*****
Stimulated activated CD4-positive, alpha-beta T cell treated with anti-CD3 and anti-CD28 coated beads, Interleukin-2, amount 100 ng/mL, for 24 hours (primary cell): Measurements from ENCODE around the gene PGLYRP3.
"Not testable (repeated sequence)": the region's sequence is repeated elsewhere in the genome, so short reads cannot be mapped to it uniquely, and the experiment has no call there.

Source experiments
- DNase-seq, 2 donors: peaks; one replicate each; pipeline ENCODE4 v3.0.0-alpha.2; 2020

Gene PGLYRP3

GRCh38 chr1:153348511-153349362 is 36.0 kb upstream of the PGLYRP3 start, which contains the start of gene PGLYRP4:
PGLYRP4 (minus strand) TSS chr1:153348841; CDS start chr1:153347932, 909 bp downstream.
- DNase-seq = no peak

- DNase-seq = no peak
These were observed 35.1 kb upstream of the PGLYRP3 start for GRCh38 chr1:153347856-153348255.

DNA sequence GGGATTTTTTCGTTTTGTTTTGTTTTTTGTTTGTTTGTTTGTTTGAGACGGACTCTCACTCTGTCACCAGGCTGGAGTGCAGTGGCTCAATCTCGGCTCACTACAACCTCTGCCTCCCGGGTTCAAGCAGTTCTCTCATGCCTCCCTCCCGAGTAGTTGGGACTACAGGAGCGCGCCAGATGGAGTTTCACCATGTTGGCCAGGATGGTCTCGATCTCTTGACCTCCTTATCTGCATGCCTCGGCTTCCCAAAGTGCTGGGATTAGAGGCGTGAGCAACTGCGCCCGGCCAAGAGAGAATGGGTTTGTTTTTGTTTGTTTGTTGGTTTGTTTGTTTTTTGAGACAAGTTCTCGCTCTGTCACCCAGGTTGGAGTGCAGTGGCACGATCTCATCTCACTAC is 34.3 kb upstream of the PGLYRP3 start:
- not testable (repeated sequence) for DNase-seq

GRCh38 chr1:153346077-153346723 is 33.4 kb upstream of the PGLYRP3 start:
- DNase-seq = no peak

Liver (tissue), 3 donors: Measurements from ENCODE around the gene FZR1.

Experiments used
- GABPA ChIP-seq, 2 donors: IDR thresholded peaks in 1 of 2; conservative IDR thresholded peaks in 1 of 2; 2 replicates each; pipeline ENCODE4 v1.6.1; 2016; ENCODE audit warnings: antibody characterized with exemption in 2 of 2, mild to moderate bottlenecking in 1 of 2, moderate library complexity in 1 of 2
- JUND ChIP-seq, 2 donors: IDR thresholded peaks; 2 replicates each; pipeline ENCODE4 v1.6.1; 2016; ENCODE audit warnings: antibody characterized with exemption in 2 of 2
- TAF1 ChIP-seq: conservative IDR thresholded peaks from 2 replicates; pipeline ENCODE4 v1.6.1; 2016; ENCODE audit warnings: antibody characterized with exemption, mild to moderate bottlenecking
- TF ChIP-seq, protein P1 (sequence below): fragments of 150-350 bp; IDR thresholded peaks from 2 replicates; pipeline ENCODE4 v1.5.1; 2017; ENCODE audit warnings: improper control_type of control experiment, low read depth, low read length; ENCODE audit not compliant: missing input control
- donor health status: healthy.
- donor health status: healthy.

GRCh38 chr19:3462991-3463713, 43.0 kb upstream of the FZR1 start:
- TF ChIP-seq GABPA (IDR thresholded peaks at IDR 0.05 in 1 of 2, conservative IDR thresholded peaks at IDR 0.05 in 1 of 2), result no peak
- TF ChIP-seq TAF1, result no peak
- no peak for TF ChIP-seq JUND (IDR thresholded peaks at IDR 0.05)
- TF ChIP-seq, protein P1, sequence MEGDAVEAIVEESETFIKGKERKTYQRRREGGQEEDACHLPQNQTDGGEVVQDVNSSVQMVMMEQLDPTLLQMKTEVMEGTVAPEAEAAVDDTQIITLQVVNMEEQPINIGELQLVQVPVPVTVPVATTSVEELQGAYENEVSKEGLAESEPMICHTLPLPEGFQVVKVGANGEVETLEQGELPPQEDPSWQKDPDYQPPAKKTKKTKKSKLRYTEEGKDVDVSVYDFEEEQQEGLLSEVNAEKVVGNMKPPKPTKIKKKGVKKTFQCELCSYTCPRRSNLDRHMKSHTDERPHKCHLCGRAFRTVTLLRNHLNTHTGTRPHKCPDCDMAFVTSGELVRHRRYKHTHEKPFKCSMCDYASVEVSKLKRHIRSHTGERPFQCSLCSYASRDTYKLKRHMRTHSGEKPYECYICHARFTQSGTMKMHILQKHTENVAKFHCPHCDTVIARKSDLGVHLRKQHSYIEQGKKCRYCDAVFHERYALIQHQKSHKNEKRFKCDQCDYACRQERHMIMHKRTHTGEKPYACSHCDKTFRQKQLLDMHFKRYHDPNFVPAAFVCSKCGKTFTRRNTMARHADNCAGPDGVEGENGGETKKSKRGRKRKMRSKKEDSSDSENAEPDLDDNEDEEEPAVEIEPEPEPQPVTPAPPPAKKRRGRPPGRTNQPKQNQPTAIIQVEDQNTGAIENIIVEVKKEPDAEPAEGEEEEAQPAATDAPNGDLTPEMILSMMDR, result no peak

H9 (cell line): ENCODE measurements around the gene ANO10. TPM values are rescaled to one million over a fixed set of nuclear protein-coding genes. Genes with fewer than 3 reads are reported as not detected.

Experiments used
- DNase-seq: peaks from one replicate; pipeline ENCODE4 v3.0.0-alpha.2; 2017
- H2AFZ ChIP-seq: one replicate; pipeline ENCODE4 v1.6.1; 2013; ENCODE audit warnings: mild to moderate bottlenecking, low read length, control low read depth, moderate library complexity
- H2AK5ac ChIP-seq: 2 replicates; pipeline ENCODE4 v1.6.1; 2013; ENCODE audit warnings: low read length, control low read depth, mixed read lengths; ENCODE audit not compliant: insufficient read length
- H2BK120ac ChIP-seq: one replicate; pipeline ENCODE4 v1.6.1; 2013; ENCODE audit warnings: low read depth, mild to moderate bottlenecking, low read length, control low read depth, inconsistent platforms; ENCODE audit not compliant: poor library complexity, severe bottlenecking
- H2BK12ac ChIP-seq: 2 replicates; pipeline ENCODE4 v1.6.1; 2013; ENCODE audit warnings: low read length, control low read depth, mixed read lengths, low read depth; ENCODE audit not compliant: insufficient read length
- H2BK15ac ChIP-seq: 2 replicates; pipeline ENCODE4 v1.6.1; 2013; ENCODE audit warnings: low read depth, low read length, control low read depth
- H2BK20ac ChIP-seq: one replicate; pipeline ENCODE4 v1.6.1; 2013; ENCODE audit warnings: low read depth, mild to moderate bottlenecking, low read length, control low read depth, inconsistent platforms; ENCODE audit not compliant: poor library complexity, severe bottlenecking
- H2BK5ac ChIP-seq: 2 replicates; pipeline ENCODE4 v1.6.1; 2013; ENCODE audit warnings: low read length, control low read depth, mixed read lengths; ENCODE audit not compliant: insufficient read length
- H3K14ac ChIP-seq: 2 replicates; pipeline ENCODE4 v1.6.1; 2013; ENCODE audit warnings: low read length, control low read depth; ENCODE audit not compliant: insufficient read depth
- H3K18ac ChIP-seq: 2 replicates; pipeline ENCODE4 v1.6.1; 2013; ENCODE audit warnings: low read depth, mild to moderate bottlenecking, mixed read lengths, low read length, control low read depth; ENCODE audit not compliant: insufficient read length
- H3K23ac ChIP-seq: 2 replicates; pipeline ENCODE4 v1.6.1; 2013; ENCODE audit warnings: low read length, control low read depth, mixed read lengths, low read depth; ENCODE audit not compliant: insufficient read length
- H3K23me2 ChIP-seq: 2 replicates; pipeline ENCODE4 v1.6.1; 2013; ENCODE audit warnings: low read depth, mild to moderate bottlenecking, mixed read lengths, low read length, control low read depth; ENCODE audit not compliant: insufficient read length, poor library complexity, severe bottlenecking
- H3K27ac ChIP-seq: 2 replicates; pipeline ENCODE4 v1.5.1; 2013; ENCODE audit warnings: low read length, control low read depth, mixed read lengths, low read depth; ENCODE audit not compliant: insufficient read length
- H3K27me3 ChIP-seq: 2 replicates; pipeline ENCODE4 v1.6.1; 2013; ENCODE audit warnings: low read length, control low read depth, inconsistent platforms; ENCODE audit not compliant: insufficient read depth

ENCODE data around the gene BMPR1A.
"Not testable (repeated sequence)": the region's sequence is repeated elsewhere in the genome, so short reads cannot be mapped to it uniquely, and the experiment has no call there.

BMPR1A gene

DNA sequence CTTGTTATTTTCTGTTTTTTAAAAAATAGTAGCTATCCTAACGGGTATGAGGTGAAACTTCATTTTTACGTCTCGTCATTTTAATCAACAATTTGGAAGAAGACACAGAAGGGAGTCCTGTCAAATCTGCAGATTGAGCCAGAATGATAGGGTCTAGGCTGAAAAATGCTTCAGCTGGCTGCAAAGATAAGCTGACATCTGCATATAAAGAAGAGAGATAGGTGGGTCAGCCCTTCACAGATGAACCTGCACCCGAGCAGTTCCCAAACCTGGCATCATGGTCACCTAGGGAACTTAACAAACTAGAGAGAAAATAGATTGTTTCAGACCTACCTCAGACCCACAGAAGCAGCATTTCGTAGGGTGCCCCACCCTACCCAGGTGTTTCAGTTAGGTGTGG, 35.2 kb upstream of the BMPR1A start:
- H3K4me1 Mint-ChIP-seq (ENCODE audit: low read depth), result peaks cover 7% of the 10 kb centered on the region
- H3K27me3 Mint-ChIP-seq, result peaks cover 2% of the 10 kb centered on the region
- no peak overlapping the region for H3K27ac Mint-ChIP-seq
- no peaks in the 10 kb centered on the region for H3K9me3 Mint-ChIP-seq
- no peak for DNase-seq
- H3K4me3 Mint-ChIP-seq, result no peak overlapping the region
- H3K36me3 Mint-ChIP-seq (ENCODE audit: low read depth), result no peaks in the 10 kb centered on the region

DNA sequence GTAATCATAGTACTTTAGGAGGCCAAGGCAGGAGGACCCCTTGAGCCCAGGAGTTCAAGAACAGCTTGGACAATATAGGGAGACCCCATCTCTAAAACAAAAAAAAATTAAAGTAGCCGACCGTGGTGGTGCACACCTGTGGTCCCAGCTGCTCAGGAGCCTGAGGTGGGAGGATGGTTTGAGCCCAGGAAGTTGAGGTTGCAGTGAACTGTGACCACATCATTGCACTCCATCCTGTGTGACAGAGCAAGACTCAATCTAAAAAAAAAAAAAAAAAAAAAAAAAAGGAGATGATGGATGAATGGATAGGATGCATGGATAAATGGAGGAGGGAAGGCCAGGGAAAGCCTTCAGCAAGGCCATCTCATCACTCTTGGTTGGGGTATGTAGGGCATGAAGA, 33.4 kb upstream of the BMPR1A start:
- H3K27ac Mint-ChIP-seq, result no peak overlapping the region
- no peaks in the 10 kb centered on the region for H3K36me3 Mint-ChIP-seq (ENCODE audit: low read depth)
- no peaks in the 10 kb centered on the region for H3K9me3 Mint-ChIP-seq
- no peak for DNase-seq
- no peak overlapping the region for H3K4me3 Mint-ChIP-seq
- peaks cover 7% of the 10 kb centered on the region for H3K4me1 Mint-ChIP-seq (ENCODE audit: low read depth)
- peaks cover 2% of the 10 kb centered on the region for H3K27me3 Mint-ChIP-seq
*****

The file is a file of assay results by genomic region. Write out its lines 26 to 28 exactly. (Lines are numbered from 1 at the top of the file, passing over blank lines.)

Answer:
- no peak for TF ChIP-seq JUND (IDR thresholded peaks at IDR 0.05)
- TF ChIP-seq, protein P1, sequence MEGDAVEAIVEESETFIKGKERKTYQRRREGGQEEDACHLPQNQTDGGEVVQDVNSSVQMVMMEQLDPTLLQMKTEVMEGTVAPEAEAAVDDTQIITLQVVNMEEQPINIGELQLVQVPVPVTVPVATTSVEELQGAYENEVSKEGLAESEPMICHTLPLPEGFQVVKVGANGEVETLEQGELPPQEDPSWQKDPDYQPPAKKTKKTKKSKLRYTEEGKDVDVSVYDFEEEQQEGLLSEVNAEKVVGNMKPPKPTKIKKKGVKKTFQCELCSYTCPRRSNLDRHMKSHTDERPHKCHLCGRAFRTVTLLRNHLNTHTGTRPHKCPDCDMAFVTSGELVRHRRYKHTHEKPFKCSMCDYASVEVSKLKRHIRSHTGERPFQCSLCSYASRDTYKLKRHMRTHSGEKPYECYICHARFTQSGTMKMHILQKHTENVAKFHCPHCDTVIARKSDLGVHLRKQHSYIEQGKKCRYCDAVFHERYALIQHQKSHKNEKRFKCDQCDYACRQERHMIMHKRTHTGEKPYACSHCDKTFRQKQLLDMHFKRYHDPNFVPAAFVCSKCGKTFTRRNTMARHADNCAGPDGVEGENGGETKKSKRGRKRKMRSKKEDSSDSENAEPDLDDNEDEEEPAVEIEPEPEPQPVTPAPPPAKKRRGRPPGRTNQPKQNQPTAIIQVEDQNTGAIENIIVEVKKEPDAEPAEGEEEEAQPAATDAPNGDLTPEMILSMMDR, result no peak

H9 (cell line): ENCODE measurements around the gene ANO10. TPM values are rescaled to one million over a fixed set of nuclear protein-coding genes. Genes with fewer than 3 reads are reported as not detected.